Dyspraxia refers to difficulties with coordinated movement in which messages from the brain are not effectively transmitted to the body. It can result from acute damage to the brain (as might be caused by a head injury or stroke) or be a part of a dementing disorder that develops gradually later in life. Dyspraxia may also be a developmental disorder of the brain, mostly affecting males. There are a number of variations of this disorder that can lead to difficulties in performing single or multi-level motor tasks such as catching a ball or holding a pencil or getting dressed.
Verbal dyspraxia is a form in which the individual has difficulties in performing the mouth/tongue movements necessary to form sounds, leading to problems with speech.
Intervention by physiotherapists, occupational therapists and/or speech therapists that is tailored to the person’s specific areas of difficulty may be helpful.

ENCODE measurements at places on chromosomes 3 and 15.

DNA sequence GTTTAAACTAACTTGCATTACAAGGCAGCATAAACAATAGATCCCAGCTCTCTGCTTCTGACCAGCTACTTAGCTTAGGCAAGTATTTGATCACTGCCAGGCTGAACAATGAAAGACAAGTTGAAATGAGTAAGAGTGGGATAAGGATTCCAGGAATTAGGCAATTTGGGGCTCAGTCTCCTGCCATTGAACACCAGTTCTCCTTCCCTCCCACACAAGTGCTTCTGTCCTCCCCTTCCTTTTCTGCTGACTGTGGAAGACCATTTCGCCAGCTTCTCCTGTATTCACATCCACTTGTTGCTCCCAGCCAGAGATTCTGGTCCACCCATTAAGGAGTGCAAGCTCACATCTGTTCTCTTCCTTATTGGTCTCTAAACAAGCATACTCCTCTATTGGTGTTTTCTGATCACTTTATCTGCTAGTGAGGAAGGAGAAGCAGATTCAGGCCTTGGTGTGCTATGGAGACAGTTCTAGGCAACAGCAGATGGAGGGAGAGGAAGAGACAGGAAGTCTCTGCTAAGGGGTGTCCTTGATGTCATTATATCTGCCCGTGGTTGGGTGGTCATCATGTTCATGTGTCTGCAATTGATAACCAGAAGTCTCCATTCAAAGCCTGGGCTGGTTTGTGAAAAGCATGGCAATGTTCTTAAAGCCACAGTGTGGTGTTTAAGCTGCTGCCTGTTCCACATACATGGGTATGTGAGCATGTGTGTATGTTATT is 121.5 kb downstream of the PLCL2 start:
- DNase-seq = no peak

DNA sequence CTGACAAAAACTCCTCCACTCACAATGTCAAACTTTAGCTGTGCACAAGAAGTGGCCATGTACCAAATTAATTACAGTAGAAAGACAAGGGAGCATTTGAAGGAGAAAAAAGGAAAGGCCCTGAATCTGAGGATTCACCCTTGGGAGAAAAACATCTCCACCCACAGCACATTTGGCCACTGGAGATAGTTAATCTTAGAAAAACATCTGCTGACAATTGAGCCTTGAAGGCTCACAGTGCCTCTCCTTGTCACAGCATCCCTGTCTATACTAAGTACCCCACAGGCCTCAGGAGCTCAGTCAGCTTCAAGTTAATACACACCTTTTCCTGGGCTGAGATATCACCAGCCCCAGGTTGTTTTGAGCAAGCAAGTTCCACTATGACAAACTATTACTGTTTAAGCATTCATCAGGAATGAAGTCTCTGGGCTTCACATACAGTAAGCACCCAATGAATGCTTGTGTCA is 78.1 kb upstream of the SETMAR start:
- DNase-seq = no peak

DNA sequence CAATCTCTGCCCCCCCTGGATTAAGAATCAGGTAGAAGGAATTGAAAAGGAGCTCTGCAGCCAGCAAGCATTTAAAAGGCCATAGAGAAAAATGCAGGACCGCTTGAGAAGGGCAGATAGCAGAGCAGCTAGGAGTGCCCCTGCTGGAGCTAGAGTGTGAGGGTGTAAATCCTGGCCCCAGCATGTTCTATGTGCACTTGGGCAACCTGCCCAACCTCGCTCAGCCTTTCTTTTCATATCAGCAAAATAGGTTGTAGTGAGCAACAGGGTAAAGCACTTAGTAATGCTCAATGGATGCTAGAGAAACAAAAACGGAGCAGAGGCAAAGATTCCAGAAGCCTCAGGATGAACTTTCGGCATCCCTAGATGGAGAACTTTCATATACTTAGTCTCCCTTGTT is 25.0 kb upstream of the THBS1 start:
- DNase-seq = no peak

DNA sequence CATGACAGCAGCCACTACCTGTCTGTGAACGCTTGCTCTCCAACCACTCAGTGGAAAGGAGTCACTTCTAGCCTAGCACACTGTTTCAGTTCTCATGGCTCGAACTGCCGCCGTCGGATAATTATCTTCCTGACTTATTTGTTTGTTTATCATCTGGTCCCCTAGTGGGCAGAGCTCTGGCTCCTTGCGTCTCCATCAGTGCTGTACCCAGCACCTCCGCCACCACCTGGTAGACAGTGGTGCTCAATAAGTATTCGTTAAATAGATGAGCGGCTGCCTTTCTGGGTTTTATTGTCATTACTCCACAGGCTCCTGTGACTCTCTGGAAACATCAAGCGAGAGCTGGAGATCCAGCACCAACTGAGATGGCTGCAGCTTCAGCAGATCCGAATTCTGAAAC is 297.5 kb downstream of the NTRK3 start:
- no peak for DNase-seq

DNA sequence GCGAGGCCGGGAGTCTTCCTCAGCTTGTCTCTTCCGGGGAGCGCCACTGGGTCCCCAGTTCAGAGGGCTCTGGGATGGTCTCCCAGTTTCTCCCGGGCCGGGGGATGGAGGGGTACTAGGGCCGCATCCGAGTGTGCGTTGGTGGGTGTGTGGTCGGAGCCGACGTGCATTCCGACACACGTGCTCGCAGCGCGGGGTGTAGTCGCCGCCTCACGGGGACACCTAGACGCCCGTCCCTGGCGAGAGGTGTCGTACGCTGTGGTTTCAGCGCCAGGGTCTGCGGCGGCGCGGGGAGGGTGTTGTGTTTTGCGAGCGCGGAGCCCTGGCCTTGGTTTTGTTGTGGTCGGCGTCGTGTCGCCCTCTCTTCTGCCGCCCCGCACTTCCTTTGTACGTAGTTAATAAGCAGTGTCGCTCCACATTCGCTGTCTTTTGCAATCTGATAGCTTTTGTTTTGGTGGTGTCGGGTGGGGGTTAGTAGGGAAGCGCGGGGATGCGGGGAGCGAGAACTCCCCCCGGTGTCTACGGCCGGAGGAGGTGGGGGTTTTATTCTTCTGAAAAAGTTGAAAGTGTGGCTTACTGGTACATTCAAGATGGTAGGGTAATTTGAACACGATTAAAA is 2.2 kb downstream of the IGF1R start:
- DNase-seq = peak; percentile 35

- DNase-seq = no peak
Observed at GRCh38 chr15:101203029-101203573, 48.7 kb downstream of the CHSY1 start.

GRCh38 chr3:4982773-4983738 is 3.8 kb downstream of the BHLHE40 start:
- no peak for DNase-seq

The outlook for people with dyspraxia depends on the severity of the disorder, its cause and the availability of early intervention. People with dyspraxia may be able to learn the skills necessary to circumvent their difficulties and lead normal, productive lives.
Further Information and Support
Click here for the latest Australian research papers on Dyspraxia.
The Communication Disorders Treatment and Research Clinic
The University of Sydney, East St, Lidcombe NSW 2141 Australia
PO Box 170, Lidcombe NSW 1825
Tel (02) 9351 9539 Fax (02) 9351 9163
The Dyspraxia Foundation – UK
The National Center for Learning Disabilities
The Dyspraxia Support Group – NZ
Reviewed by Dr Laurie Miller, Clinical Neuropsychologist, Royal Prince Alfred Hospital, Camperdown.
DISCLAIMER: The information provided is designed to support, not replace, the relationship that exists between a patient / site visitor and his / her existing health care professionals.